Actual occupancy at Western U.S. mountain resorts surveyed by Denver-based DestiMetrics increased 3.9 percent in June compared to last June and was accompanied by a 9.9 percent increase in revenue.
Hot temperatures throughout the western United States, increasing activities and special events at mountain resorts, and a steadily recovering economy drove the growth, according to DestiMetrics.
And, despite a one percent decrease in the booking pace (total number of reservations made in June for the next six months), projected occupancy for July is up 4.5 percent compared to July 2012 and overall occupancy on-the-books for June through December is currently up an aggregated 7.3 percent. Lodging revenue is projected to be up 14 percent for the period.
“The significant increases we are seeing in both occupancy and room rates in June coupled with the fact that reservations for July and August are still running ahead of last summer indicate at the current pace we will see a second consecutive record-breaking summer for lodging at mountain resorts this year,” explained Ralf Garrison, director of DestiMetrics. “Although the slight decrease in reservations taken during the last part of June was something of a surprise, we are speculating that the widespread news coverage about western wildfires may have dissuaded some potential visitors from booking for several weeks.”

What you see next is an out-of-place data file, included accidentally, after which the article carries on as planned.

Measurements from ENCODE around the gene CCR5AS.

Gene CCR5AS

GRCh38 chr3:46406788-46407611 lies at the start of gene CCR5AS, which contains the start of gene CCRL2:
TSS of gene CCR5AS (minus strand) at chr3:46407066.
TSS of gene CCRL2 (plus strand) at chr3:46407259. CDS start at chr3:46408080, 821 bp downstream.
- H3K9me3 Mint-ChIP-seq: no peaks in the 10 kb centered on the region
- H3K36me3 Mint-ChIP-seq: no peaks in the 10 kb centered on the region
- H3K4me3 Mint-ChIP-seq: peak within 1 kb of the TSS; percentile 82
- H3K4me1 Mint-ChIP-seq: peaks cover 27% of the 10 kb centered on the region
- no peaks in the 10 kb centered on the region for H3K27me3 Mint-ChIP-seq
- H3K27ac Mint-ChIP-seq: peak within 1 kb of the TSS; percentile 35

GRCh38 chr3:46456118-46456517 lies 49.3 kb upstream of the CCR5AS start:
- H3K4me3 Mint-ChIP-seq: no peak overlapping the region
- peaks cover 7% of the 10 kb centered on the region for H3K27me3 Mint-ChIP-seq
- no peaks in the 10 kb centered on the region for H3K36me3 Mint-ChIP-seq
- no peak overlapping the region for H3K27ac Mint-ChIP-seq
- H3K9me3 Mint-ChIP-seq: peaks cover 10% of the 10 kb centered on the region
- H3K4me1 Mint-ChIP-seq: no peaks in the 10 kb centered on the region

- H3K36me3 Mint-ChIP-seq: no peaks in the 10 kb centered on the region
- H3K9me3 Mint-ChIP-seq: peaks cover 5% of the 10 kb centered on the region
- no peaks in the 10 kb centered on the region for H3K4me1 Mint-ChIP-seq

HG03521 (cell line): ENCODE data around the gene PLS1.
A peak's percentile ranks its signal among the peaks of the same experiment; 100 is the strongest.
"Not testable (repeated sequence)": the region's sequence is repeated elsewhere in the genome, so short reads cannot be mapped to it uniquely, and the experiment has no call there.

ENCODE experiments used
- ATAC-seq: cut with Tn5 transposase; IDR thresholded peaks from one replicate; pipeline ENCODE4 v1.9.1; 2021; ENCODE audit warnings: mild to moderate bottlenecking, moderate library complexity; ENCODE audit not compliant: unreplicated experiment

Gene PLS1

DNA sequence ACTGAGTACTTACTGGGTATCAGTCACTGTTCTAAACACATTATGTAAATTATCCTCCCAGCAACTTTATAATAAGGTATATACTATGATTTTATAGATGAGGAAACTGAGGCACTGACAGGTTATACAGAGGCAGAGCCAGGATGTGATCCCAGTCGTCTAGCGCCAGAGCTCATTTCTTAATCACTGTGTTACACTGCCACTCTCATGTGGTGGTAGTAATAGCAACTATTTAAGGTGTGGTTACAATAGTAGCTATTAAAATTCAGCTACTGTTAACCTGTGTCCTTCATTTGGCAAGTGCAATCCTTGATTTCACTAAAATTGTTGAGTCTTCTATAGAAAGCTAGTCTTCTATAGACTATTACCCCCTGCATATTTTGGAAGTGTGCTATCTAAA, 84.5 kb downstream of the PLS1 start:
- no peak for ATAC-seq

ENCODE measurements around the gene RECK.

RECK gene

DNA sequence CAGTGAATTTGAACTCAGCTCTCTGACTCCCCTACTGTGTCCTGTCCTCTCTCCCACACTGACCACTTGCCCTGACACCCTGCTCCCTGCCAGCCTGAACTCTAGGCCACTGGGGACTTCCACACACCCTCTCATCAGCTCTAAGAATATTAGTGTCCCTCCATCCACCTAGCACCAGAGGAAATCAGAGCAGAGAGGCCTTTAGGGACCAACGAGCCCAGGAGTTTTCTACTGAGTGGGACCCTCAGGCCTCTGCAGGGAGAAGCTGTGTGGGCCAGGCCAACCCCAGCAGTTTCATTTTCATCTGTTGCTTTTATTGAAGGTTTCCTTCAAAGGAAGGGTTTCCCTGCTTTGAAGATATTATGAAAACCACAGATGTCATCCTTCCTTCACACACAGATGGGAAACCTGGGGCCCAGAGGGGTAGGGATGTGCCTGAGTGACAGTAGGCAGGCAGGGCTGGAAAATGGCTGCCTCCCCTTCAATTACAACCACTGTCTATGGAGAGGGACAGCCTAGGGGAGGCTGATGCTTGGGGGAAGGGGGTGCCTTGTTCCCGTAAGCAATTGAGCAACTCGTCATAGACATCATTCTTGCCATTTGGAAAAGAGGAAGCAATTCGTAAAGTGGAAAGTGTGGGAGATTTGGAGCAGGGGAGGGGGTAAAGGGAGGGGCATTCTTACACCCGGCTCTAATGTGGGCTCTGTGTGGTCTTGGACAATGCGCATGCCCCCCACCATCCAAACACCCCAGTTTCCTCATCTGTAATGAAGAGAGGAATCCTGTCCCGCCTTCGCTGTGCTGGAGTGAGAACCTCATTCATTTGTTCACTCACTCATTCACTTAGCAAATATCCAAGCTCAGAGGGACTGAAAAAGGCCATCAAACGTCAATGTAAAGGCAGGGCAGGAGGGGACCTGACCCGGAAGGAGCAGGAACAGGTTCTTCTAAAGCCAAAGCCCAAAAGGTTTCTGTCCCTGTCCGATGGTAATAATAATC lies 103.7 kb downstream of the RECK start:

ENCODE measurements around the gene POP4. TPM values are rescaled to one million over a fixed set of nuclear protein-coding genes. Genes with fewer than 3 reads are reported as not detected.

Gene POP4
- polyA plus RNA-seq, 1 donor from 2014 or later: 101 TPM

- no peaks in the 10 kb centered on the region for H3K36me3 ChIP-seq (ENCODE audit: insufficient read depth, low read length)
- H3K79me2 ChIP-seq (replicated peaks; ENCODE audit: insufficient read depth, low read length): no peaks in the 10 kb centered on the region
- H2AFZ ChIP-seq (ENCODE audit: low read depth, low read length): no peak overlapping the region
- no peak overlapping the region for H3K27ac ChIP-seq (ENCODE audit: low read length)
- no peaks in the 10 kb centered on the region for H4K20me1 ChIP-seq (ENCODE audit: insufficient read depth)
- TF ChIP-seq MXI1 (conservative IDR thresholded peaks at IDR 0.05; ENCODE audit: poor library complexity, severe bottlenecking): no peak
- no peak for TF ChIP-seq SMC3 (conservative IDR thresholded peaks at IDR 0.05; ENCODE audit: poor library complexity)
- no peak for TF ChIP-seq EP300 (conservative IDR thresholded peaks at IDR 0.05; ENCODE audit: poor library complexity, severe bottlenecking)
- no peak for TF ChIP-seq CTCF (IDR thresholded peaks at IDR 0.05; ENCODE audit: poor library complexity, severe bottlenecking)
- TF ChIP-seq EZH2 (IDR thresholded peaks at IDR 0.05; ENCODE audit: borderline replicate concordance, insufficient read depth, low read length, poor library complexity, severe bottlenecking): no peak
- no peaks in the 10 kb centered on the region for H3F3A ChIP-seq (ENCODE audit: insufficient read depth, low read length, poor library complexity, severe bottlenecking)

Formerly known as the Mountain Travel Research Program Data, DestiMetrics derives its data from a sample of approximately 260 property management companies in 17 mountain destination communities, representing 24,000 rooms across Colorado, Utah, California, Nevada, and Oregon. Results may vary significantly among/between resorts and participating properties.
“Our research is showing us that despite this very long economic recovery, the mountain travel industry has great strength at the core,” notes Tom Foley, DestiMetrics operations director. “Lodging rates have dropped only five times in the past 36 months and most of those decreases were during shoulder or mud season. However, as mountain destinations continue to grow in summer visitation, rates will continue to climb as demand for lodging begins to exceed current capacity,” he concluded.